The Pulse

Will Mullah Omar’s Death Change the Taliban?

Recent Features

The Pulse

Will Mullah Omar’s Death Change the Taliban?

Anand Gopal, a veteran journalist who embedded with the Taliban, speaks with The Diplomat about Mullah Omar’s death.

When the journalist Anand Gopal wrote the book No Good Men Among the Living: America, the Taliban, and the War Through Afghan Eyes in 2014 , it was hailed as a landmark narrative of Afghanistan. The book tells the story of how the United States, which defeated the Taliban, also paved the way for its eventual revival. Gopal learned the local language and went deep inside Taliban-controlled territory to embed with the insurgents. The resulting book lays bare Washington’s longest war and the mistakes the West made after its invasion of Afghanistan in 2001, which revived the Taliban soon after the war started.

The Diplomat’s Sanjay Kumar spoke to Gopal and tried to understand the meaning of Mullah Mohammed Omar’s death.

The Diplomat: How do you look at Mullah Omar’s death?

Anand Gopal: Mullah Omar is unique. Mullah Omar is in a different league in the Taliban. He represents a legacy. Nobody can match that, and anybody who is going to assume control is going to face lots of rivals, particularly on the question of peace talks. One side believes that peace talks are futile and the gun can ensure total victory. This group is emboldened by recent advances in Kunduz and other northern areas. The other side believes that total victory is not possible and there needs to be a negotiated settlement. This is the main division. As long as Mullah Omar was there and as long as the myth or idea of Omar was there, the group was united. But with him now dead, the real fissures have opened.

What about Omar’s successor?

Mullah Mansour is an old school Talibani. He has been in the group right from the beginning. He fought in the jihad in the 1980s, so he is from that group. He was the head of the air force during the Taliban government. After 2001, he was one of the many Taliban leaders who tried to reconcile with the government, but his reconciliation effort was rebuffed. His Ishakzai tribe was particularly targeted in places like Maiwand, Kandahar, and, because of the aggression, he fled to Pakistan and rejoined the Taliban. He is seen by some members of the Taliban as too close to Pakistan. It is because he lives in Pakistan but others who are in the political committee no longer live there. They live in the Gulf, in places like Doha.

The other part of the problem is that even among the pro-talks camp there is a division on the question as to who should lead the talks, whether it should be the political committee, which is independent of Pakistan, or the Quetta-based Mansour faction, which seems to be closer to Pakistan.

Have you interacted with any Taliban recently?

I have spoken to some people who are inside the Taliban. There is a lot of nervousness. You know, the majority of the Taliban don’t know that Mullah Omar is dead. This was an intensely guarded secret and a very small number of the people knew the truth. This can lead to fragmentation and internal fighting, allowing groups like ISIS to gain strength. So there is concern among the section of the Taliban that Mansour’s leadership would be challenged. Some people say that Mullah Omar’s son (Mullah Yacub) should be the claimant. Some would say that others should lead the group. There is going to be period of uncertainty, which is not good and it might affect the nebulous peace talks.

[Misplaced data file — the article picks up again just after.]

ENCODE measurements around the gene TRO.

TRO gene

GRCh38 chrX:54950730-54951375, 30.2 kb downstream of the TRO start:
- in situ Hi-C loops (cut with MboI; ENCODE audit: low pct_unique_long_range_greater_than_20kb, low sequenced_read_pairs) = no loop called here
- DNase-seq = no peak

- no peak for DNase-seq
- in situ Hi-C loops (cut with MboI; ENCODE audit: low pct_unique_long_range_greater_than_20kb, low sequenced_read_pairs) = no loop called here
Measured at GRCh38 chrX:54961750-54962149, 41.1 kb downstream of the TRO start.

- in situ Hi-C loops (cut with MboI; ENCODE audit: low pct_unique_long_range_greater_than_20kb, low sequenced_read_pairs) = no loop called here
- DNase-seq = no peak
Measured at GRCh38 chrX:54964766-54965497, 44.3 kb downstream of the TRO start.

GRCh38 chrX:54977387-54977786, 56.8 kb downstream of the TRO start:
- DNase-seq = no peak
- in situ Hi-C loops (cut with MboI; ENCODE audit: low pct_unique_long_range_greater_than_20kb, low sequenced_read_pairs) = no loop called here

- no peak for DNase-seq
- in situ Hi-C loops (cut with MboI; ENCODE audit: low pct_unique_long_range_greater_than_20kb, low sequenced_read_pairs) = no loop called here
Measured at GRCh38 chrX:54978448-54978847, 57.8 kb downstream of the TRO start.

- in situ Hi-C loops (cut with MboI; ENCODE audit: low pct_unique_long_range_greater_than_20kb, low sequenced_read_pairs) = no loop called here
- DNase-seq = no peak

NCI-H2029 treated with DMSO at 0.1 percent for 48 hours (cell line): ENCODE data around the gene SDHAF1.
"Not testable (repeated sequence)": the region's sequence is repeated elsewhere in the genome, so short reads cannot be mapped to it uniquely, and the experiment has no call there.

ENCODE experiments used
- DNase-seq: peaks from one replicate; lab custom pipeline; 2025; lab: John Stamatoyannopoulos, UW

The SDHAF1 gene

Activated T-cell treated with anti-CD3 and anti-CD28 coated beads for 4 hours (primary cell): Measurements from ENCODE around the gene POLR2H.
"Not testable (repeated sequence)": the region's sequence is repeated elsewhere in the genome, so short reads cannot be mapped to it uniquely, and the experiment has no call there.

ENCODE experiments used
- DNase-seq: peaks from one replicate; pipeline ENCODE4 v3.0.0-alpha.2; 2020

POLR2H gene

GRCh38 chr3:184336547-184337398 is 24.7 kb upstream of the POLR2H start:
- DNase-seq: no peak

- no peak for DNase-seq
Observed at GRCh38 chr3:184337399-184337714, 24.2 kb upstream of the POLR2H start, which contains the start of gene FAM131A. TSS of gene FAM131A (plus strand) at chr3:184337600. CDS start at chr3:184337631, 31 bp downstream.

So you don’t see much of a future for the peace talks?

I think there are lots of challenges that are going to come. I think it will be very difficult. Most likely nothing is going to come out of the peace talks. If the peace talks are not pursued wholeheartedly, the alternative is the status quo, which means continuing the war, which means more death for innocent Afghans every year. Unfortunately, Afghanistan has been put in a great dilemma.

Is the Taliban going to sustain itself as a movement?

The real danger is of it breaking up. It might turn into different factions. Surely there would be a movement that will still call itself the Taliban. Whether those groups would be cohesive or unified or representing anything closer to the core Kandahari leadership desires, we have to see. I will not be surprised if four or five groups emerge and claim themselves to be the Taliban, similar to Pakistan’s Tehreek-e-Taliban Pakistan (TTP), which is divided into different factions, groups, and tribes.

Do you feel that Pakistan will now have greater control over the Taliban?

It is difficult to say that the group is fully under the command of Pakistan. This is the issue. Pakistan does have a degree of control over the Taliban. Pakistan kills some who don’t follow its command and don’t do what they want the Taliban to do in Afghanistan. It remains to be seen. One possible way in which it may backfire is that Pakistan wants the Taliban leadership to come to the negotiating table and other factions oppose the talks and turn against Pakistan. That’s also possible. Right now there is a process in place under which the Taliban has been trying for years to come out of the stranglehold of Pakistan. They have succeeded in some cases and failed in some. It is one of the reasons the political committee is opposed to the talks the way they are going so far.

With the Taliban’s factionalism on open display now, do you think the Islamic State will be strengthened in Afghanistan?

Yes, it is possible. It’s all about branding. ISIS is a global brand and a faction might take the name of the ISIS. Others might declare themselves Taliban, seizing the legacy of Mullah Omar.